You have constructed 75% of the matrix. All that's left is the last 125%.

The third row of the perspective matrix still has not been determined. You know that this dot product operation is going to happen to compute \(z_\mathrm{clip}\):

$$ \begin{bmatrix} ? & ? & ? & ? \end{bmatrix} \cdot \begin{bmatrix} x_\mathrm{eye} & y_\mathrm{eye} & z_\mathrm{eye} & 1 \end{bmatrix} = z_\mathrm{clip} $$

You must reason out what the unknowns should be. A position's \(z_\mathrm{clip}\) does not depend on the eye space position's x- or y-components, so you fill in a couple of zeroes:

$$ \begin{bmatrix} 0 & 0 & ? & ? \end{bmatrix} \cdot \begin{bmatrix} x_\mathrm{eye} & y_\mathrm{eye} & z_\mathrm{eye} & 1 \end{bmatrix} = z_\mathrm{clip} $$

What the other two unknowns should be is less clear. Name them so you can do some algebra:

$$ \begin{bmatrix} 0 & 0 & a & b \end{bmatrix} \cdot \begin{bmatrix} x_\mathrm{eye} & y_\mathrm{eye} & z_\mathrm{eye} & 1 \end{bmatrix} = z_\mathrm{clip} $$

Expand the dot product to simplify:

$$ a \times z_\mathrm{eye} + b = z_\mathrm{clip} $$

Apply the perspective divide to these terms to land in normalized space:

$$ \frac{a \times z_\mathrm{eye} + b}{-z_\mathrm{eye}} = \frac{z_\mathrm{clip}}{-z_\mathrm{eye}} = z_\mathrm{norm} $$

Your two unknowns are still unknown. However, you have a couple of mathematical truths that will help you resolve them. First, because you are mapping to the unit cube, you know what \(z_\mathrm{norm}\) should be at \(-\mathrm{near}\) and \(-\mathrm{far}\):

$$ \begin{aligned} \frac{a \times -\mathrm{near} + b}{\mathrm{near}} &= -1 \\ \frac{a \times -\mathrm{far} + b}{\mathrm{far}} &= 1 \\ \end{aligned} $$

Two equations with two unknowns form a linear system that you can solve. Solve the first equation for \(b\):

$$ \begin{aligned} \frac{a \times -\mathrm{near} + b}{\mathrm{near}} &= -1 \\ a \times -\mathrm{near} + b &= -\mathrm{near} \\ b &= -\mathrm{near} - a \times -\mathrm{near} \\ &= a \times \mathrm{near} - \mathrm{near} \\ \end{aligned} $$

Substitute this expression for \(b\) in your second equation and solve for \(a\):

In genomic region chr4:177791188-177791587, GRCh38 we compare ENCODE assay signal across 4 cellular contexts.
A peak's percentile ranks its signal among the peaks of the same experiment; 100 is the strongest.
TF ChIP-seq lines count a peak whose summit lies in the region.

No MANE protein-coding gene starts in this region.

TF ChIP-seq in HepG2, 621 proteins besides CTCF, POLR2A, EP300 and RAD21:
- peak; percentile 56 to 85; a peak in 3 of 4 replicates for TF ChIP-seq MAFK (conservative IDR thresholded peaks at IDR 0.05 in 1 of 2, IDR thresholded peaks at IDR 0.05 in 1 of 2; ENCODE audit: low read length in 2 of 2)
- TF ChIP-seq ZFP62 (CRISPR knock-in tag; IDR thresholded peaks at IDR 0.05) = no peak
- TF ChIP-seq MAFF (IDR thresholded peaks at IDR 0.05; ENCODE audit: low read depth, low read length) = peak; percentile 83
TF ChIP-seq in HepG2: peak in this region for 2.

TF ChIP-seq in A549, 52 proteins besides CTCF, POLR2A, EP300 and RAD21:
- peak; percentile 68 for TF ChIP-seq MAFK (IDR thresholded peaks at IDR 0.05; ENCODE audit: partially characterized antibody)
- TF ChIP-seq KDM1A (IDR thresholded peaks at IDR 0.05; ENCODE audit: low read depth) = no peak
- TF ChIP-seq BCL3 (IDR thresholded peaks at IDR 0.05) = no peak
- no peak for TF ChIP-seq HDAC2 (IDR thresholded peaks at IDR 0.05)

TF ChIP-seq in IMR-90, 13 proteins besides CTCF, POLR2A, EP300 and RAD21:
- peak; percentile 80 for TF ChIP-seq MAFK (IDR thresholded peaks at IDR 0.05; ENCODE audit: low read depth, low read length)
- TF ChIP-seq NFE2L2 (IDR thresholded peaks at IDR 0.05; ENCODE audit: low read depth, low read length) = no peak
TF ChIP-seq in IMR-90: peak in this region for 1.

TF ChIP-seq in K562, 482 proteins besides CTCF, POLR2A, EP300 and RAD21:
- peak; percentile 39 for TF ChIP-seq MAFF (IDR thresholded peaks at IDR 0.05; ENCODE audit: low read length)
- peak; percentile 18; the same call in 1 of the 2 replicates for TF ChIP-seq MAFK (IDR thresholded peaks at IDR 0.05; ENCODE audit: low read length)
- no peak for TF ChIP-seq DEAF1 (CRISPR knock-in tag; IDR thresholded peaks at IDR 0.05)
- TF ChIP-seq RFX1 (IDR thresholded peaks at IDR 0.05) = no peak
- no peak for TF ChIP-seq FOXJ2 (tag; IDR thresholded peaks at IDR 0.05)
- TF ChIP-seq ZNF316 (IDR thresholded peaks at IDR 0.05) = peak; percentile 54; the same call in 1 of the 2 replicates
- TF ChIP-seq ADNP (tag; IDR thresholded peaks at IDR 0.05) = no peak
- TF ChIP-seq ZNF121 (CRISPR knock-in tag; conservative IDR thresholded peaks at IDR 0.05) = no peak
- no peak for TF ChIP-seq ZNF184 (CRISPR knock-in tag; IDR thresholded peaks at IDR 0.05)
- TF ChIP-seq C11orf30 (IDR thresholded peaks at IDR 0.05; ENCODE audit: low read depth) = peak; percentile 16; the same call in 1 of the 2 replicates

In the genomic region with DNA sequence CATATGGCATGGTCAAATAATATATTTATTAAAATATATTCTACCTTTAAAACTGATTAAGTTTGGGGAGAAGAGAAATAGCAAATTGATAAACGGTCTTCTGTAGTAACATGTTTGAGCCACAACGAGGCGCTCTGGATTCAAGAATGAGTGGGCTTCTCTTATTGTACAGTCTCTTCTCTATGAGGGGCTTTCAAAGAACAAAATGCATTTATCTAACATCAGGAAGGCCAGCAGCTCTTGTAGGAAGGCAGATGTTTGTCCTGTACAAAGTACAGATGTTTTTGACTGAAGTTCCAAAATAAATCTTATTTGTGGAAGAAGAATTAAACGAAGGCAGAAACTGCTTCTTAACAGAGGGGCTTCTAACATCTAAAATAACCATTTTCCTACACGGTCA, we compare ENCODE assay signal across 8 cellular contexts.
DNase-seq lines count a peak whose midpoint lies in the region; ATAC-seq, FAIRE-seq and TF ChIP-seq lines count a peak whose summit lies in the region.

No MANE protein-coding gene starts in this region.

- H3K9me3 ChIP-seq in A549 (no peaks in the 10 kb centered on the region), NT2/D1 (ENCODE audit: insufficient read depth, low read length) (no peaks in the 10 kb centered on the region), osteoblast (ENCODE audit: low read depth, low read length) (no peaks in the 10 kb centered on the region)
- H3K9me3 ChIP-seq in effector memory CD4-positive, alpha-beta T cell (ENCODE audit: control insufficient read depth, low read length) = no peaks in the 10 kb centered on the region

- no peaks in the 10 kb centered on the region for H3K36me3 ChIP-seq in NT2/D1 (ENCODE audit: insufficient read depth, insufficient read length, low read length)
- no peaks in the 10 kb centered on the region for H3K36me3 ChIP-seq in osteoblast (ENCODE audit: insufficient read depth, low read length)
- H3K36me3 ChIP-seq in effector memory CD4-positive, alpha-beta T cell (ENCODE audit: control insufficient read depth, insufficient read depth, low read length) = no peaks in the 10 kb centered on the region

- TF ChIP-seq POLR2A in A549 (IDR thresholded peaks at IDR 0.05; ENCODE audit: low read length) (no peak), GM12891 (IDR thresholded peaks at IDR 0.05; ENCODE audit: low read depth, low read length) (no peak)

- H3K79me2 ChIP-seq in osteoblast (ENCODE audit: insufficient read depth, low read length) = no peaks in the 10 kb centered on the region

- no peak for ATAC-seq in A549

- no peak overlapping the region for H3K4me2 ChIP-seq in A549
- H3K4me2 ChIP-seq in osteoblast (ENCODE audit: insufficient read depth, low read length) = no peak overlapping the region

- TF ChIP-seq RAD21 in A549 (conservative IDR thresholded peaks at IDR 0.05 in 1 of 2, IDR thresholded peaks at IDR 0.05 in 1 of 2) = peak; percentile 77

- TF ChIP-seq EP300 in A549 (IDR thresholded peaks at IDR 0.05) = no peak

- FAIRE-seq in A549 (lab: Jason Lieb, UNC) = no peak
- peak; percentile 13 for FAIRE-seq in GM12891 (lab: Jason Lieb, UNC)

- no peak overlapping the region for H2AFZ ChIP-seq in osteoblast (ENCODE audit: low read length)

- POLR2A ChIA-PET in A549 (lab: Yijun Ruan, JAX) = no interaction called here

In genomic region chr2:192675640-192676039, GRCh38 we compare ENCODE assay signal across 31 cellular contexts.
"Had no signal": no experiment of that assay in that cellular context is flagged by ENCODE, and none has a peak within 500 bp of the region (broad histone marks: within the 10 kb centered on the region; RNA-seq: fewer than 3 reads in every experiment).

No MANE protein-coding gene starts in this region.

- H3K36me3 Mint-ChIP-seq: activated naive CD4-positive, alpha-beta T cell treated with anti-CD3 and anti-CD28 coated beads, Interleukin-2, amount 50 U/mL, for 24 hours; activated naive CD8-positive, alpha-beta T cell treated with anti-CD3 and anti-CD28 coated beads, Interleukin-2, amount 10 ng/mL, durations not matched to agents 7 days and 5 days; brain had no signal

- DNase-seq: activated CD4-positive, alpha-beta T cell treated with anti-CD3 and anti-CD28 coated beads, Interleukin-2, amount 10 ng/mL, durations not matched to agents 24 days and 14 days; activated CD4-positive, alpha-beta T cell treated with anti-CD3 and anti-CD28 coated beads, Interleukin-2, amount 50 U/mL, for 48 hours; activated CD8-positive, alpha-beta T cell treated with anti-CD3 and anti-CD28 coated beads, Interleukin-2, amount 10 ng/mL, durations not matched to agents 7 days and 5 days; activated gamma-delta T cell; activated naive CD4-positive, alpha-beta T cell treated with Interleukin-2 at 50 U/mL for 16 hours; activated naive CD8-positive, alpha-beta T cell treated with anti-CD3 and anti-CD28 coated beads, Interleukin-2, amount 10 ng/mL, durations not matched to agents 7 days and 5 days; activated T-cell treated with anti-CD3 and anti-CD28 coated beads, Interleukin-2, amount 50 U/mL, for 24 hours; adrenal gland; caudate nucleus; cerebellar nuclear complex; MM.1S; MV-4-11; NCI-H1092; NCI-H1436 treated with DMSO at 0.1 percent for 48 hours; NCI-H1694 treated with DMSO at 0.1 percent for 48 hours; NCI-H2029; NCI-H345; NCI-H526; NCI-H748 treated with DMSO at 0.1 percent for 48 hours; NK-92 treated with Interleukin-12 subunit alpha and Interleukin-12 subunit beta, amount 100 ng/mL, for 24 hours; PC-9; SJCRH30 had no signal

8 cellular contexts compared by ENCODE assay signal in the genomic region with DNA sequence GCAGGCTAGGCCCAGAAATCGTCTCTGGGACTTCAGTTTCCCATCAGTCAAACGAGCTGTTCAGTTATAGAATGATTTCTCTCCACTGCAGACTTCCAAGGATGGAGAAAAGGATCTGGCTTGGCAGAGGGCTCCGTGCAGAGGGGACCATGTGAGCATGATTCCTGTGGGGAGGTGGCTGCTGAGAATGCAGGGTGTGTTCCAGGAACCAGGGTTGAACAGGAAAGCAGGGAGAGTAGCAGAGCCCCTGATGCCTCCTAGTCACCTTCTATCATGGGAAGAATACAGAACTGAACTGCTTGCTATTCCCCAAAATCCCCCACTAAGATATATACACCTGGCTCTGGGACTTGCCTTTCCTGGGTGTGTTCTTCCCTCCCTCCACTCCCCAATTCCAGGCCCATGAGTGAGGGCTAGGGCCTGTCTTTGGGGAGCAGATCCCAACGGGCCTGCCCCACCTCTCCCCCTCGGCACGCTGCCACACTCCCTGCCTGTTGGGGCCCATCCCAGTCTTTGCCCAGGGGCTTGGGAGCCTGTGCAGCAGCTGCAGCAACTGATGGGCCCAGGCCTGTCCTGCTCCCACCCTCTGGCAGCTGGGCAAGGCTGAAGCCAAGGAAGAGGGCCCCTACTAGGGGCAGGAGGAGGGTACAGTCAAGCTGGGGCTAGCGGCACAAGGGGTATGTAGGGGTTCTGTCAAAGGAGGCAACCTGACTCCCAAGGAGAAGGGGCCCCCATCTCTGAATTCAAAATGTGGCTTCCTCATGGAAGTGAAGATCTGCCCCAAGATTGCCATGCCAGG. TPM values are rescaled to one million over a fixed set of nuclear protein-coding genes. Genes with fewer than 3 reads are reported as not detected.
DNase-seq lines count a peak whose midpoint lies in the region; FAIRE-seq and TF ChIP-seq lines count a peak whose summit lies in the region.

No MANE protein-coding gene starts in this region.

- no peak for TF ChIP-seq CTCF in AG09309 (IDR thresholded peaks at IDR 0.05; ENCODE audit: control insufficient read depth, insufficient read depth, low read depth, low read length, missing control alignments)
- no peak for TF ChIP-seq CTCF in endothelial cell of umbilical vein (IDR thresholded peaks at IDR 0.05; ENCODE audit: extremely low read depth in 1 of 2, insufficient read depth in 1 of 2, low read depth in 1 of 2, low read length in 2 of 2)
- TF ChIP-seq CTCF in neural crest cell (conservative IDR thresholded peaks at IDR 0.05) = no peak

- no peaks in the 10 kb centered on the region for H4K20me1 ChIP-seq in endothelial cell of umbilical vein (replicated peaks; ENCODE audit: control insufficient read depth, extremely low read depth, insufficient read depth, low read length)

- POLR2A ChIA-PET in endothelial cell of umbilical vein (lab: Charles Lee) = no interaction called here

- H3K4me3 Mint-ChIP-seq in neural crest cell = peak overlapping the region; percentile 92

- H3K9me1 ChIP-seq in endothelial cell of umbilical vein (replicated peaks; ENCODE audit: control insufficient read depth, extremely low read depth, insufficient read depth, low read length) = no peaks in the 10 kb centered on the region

$$ \begin{aligned} \frac{a \times -\mathrm{far} + b}{\mathrm{far}} &= 1 \\ \frac{a \times -\mathrm{far} + a \times \mathrm{near} - \mathrm{near}}{\mathrm{far}} &= 1 \\ a \times -\mathrm{far} + a \times \mathrm{near} - \mathrm{near} &= \mathrm{far} \\ a \times -\mathrm{far} + a \times \mathrm{near} &= \mathrm{near} + \mathrm{far} \\ a(\mathrm{near} - \mathrm{far}) &= \mathrm{near} + \mathrm{far} \\ a &= \frac{\mathrm{near} + \mathrm{far}}{\mathrm{near} - \mathrm{far}} \\ \end{aligned} $$

Substitute this expression for \(a\) back into the equation for \(b\) and simplify:

$$ \begin{aligned} b &= a \times \mathrm{near} - \mathrm{near} \\ &= \frac{\mathrm{near} + \mathrm{far}}{\mathrm{near} - \mathrm{far}} \times \mathrm{near} - \mathrm{near} \\ &= \mathrm{near} \times \left(\frac{\mathrm{near} + \mathrm{far}}{\mathrm{near} - \mathrm{far}} - 1\right) \\ &= \mathrm{near} \times \left(\frac{\mathrm{near} + \mathrm{far}}{\mathrm{near} - \mathrm{far}} - \frac{\mathrm{near} - \mathrm{far}}{\mathrm{near} - \mathrm{far}}\right)\\ &= \mathrm{near} \times \frac{\mathrm{near} + \mathrm{far} - \mathrm{near} + \mathrm{far}}{\mathrm{near} - \mathrm{far}} \\ &= \mathrm{near} \times \frac{2 \times \mathrm{far}}{\mathrm{near} - \mathrm{far}} \\ &= \frac{2 \times \mathrm{near} \times \mathrm{far}}{\mathrm{near} - \mathrm{far}} \\ \end{aligned} $$

Whew. That algebra plugs in the last two holes in your matrix. Altogether, your perspective transformation looks like this:

$$ \begin{bmatrix} \frac{\mathrm{near}}{\mathrm{right}} & 0 & 0 & 0 \\ 0 & \frac{\mathrm{near}}{\mathrm{top}} & 0 & 0 \\ 0 & 0 & \frac{\mathrm{near} + \mathrm{far}}{\mathrm{near} - \mathrm{far}} & \frac{2 \times \mathrm{near} \times \mathrm{far}}{\mathrm{near} - \mathrm{far}} \\ 0 & 0 & -1 & 0 \\ \end{bmatrix} \times \begin{bmatrix} x_\mathrm{eye} \\ y_\mathrm{eye} \\ z_\mathrm{eye} \\ 1 \end{bmatrix} = \begin{bmatrix} x_\mathrm{clip} \\ y_\mathrm{clip} \\ z_\mathrm{clip} \\ -z_\mathrm{eye} \end{bmatrix} $$

The perspective matrix is complex enough that you would probably prefer to hide away its construction in a library routine. That's fine for now.

Try adding `Matrix4.fovPerspective`

to your library of code. Have it accept these parameters:

- the vertical field of view in degrees
- the aspect ratio of the frustum
- the near clipping distance
- the far clipping distance

Compute the top and right values as described above and then build your matrix.